The coolest thing about Taipei 101 is the engineering marvel that is the tuned mass damper as shown above (behind both me and the anime version of the damper).  They basically have this 660 ton steel pendulum suspended between the 88th and the 92nd floor so that it can absorb the building's movements--i.e. earthquakes and typhoons--which in my opinion "one-ups" the building in Dubai.    

      First thing to see in Taipei?

      Why your local iPhone/iPad dealer of course!  Not only does the fine country of Taiwan produce the majority of the world's electronics, but they can also protect you from the international calling wrath of AT&T.  For a mere 15 US dollars, you too can have your iPhone unlocked so that you can use a local SIM card.  Look how happy Monica is now that she can avoid international calling at $2.99/minute, $29.99 for data.  This message is supported by I Hate AT&T.

      HKG to TPE

      Although Monica and I missed our connection to Taipei, the flight to Taipei is only about and hour and a half so they have regular flights almost every hour.  The flight from Hong Kong to Taipei was smooth and this cute little girl in the seat in front of me kept playing pee-a-boo so what did I do?  I whipped out my iPhone and loaded up Angry Birds and let her play with those stupid pigs :)  Why not continue to bring down the world's ability to be productive and support the addiction that is Angry Birds?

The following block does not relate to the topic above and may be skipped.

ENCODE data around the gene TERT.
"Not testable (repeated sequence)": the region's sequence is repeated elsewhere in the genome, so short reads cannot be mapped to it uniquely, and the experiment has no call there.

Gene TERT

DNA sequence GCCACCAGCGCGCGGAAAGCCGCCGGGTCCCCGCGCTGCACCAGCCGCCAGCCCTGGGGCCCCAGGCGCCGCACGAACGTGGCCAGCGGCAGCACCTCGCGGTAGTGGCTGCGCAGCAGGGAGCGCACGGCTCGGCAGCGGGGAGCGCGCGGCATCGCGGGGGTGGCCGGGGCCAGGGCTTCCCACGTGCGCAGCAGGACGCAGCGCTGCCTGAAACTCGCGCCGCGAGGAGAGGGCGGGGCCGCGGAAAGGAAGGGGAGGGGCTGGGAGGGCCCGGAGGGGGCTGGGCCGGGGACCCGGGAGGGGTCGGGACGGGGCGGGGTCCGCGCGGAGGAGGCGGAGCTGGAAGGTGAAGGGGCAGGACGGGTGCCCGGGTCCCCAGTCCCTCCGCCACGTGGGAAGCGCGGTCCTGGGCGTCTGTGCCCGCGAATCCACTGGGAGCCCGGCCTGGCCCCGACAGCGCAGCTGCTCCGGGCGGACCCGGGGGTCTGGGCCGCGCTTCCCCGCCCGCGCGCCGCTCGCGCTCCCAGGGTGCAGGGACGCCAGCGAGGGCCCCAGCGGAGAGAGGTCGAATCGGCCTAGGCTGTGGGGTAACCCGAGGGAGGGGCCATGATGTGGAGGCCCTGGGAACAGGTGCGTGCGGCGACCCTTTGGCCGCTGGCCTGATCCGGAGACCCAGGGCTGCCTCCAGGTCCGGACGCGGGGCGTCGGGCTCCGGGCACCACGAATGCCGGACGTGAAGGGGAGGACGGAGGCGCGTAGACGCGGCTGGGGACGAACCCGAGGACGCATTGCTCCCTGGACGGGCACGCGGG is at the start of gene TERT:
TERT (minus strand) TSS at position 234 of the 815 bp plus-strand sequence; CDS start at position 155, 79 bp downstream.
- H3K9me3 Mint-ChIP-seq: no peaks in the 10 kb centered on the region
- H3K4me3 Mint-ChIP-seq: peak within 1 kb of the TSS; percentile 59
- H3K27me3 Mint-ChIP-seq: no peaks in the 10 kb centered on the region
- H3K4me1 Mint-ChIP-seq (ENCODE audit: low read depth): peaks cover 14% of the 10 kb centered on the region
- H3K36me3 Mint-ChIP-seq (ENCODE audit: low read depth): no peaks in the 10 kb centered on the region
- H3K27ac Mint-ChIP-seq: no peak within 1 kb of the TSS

Tuesday, December 7, 2010


      Chris was pretty shocked when I called him at 2:30 in the morning when I was suppose to be headed over Alaska. We landed safely back into SFO and they decided not to deboard us so we sat on the plane until about 4 in the morning and then we were up again.

      This time, it was turbulent.  Like SO TURBULENT.  It was like 10 hours of mega turbulence.  I really thought I was going to die like seven times on that flight because of turbulence.  I don't even know if turbulence can really even take a plane down but I am on a 747 and for that plane to really move, there has to be a lot of serious shit weather going on.  I basically found  a new love for God and I tried to think of the various ways of how I could avoid taking this flight back in order to get home.

      Some of those alternate routes included:
      • The bering strait, if it hadn't melted
      • The Trans-Siberian Railway.  I would have taken that into Russian and then made my way into Europe an taken only Lufthansa, British Airways or Virgin back to SFO. 
      • Unfortunately, boats were out of the question because of the shark factor but living in Thailand or Bali until the weather improved became a very realistic solution after about the sixth hour of turbulence.